What I loved most about Klaus was his old-world elegance. Courtly in a downtown sort of way, he made integrity his hallmark: he was deeply loyal to his friends, the artists and writers he made his world, and he was as committed to his writing as he was to his partner of forty years, Billy Sullivan.
One morning many years ago, we were sitting at a picnic table in front of the East Hampton jail, waiting for the release of a dear friend who had been celebrating a bit too heavily the night before. The location triggered in Klaus memories of his German-born father, who, after moving his family to the US, had been convicted of doing business with the enemy during World War II. It couldn't have been easy for him to tell me, a Jew; I was shocked. But the pain that I saw in his face was palpable. For the past decade, Klaus was writing a memoir that is Proustian in its incantation of the past and voluptuous in its glancing, piercing descriptions of the art and artists he knew and loved.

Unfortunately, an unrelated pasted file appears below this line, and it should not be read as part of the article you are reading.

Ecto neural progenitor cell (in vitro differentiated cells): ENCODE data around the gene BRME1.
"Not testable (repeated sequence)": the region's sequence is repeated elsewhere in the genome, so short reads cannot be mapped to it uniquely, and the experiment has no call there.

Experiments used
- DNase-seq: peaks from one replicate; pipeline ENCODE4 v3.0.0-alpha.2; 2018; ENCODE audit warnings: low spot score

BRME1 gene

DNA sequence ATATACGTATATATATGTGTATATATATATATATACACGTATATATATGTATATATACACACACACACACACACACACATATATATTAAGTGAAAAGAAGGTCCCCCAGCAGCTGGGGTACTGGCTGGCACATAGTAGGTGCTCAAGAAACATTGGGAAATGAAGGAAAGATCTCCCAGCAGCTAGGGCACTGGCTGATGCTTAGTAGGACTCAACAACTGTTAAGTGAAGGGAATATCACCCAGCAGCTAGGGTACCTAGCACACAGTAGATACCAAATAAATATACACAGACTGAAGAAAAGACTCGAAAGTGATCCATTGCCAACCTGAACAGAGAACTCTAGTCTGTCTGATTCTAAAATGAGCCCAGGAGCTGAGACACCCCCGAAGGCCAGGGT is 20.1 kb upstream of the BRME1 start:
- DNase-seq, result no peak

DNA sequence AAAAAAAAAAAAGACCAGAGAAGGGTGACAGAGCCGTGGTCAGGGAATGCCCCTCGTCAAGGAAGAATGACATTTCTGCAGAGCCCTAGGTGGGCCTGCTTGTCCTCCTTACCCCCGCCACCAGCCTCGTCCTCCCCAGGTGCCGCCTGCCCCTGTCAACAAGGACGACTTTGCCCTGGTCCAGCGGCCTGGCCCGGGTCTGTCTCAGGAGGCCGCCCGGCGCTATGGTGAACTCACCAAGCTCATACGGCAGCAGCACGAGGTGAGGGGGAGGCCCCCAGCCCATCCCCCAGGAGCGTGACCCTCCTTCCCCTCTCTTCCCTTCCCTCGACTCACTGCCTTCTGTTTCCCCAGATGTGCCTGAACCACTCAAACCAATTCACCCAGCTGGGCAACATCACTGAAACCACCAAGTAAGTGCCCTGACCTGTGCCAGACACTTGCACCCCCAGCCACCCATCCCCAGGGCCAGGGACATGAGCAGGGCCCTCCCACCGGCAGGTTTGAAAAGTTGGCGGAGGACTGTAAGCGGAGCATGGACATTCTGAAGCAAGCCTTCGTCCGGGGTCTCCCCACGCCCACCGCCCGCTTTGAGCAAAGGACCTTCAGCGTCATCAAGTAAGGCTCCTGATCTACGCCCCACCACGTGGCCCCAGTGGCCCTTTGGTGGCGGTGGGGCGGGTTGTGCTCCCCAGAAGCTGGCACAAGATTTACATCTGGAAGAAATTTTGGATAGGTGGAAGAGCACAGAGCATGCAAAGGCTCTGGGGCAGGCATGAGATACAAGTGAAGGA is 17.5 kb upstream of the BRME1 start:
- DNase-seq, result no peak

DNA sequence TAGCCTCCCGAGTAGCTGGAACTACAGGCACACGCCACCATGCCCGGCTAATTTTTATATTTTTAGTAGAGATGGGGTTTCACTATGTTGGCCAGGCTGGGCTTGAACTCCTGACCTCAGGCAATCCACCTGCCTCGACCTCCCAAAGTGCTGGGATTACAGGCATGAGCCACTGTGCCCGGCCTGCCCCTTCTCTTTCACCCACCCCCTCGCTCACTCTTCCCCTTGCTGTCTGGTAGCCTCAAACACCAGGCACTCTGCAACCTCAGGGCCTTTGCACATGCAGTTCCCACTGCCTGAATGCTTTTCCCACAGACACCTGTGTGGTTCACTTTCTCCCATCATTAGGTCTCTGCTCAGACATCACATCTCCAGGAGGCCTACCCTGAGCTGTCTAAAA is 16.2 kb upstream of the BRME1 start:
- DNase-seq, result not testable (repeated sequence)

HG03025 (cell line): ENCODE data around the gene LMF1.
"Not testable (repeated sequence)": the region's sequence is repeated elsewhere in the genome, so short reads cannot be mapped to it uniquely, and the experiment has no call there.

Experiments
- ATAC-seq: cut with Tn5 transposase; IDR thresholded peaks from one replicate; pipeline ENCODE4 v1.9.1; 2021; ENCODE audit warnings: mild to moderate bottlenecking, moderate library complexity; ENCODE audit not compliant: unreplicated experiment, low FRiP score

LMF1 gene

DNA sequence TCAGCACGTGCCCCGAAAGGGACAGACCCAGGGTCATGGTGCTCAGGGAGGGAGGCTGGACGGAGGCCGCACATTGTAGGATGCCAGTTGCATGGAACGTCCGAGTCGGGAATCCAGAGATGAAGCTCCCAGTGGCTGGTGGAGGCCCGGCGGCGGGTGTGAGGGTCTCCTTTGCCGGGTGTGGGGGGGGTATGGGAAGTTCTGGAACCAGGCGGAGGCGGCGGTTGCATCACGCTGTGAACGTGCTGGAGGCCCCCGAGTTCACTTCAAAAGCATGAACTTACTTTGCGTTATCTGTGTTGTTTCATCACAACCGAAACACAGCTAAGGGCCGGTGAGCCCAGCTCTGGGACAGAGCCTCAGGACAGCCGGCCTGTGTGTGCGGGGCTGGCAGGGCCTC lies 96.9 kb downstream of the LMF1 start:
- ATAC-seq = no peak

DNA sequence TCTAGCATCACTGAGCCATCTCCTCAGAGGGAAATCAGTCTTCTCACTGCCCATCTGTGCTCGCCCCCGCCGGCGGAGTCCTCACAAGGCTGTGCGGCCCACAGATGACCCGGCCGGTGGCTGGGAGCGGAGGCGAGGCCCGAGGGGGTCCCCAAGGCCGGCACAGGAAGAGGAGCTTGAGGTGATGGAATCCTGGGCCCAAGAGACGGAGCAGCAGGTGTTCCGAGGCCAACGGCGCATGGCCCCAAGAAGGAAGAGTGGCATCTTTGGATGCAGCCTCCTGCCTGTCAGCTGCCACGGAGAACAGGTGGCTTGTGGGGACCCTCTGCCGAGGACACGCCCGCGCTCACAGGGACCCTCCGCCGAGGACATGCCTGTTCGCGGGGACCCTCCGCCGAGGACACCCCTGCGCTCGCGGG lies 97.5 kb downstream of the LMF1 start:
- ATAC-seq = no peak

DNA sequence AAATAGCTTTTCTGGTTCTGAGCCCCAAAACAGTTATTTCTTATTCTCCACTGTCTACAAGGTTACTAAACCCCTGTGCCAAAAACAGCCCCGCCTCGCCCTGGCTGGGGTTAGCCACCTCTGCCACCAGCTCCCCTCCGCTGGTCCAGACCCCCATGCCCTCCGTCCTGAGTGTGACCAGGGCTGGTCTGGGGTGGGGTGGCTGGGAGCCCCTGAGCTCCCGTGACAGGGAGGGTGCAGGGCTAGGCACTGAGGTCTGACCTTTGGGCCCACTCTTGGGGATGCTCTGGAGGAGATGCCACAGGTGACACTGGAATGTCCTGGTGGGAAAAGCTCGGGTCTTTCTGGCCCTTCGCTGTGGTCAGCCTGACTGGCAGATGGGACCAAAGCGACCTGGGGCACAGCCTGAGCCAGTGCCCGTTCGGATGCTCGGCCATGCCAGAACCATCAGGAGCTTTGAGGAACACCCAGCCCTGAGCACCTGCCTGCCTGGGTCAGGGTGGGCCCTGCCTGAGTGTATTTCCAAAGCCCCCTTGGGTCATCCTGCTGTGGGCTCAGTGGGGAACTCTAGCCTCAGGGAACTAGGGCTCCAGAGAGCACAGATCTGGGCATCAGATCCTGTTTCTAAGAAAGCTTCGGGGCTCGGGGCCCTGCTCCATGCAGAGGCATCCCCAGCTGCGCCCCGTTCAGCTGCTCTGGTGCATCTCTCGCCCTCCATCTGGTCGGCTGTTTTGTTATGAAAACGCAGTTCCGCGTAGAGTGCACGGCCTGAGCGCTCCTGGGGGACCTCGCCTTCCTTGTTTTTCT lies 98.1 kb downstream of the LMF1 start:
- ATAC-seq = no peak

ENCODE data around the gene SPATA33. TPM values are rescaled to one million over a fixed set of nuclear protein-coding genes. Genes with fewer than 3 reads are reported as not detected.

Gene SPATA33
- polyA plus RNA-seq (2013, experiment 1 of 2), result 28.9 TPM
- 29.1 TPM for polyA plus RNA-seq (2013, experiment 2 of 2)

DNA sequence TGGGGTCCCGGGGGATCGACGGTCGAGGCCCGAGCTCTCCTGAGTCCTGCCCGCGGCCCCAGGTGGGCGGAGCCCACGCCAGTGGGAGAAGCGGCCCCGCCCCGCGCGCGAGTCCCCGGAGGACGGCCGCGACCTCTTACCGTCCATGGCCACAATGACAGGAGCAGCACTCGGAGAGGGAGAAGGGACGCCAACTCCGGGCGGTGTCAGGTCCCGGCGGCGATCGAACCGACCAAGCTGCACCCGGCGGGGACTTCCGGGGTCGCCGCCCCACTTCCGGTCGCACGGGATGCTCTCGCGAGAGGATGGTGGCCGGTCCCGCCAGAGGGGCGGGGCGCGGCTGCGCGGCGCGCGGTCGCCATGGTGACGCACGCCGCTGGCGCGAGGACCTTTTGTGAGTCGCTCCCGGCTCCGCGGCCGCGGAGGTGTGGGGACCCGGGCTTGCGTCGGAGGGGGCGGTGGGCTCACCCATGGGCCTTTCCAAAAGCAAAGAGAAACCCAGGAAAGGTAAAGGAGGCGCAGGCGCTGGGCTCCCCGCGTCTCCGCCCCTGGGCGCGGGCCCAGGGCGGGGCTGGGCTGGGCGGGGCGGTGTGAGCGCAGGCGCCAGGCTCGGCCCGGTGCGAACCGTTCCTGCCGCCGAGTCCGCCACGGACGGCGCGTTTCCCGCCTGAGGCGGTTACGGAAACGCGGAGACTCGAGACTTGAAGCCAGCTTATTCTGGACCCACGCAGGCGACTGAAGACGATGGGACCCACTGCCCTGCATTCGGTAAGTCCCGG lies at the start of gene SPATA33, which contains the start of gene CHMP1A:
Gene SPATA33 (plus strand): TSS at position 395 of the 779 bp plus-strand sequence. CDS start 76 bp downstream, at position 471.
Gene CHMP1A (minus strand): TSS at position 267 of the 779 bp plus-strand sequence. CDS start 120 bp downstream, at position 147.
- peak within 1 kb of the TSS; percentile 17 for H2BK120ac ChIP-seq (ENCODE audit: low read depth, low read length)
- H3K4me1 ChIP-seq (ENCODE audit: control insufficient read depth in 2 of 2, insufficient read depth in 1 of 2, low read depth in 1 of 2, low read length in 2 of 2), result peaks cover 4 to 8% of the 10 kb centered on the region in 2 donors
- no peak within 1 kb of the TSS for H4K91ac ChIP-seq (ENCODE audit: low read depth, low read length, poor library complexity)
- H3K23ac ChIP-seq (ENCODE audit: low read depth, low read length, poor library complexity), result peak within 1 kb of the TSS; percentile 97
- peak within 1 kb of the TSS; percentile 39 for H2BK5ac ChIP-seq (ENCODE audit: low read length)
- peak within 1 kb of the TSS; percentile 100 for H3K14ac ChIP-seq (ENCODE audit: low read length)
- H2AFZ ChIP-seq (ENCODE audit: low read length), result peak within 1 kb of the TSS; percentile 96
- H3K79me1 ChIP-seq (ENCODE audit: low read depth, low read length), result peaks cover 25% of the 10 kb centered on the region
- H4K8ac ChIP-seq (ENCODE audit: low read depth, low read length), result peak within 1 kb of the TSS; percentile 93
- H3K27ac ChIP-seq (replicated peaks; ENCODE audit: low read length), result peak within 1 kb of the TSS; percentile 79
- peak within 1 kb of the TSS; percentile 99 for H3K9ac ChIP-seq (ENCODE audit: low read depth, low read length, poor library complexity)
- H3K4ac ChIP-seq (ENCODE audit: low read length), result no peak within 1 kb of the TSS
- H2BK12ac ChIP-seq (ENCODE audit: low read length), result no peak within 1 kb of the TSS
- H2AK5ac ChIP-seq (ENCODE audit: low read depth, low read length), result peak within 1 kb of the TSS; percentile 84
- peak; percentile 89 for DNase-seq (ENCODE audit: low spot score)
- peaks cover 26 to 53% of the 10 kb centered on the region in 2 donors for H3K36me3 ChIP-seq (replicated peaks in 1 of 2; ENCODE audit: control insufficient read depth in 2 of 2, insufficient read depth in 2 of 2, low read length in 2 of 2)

When he learned of the Alzheimer's that would attack his memory, Klaus did not descend into self-pity. He carried on, always elegant, capable of the witty remark, and, most importantly, giving and receiving affection. Billy stood by him throughout this deep bow to life. Klaus could not have done it without him. Ever present, stalwart, refusing to discuss private affairs in public, and insistent upon civility and decorum to the end, Billy inspired us all to follow suit. In this way, we kept Klaus longer than anyone thought possible.
The day after Klaus died, a robin redbreast landed on the picnic table outside my study. Its round saucer eyes drilled into mine, and I thought, Could it be that he's come to say goodbye?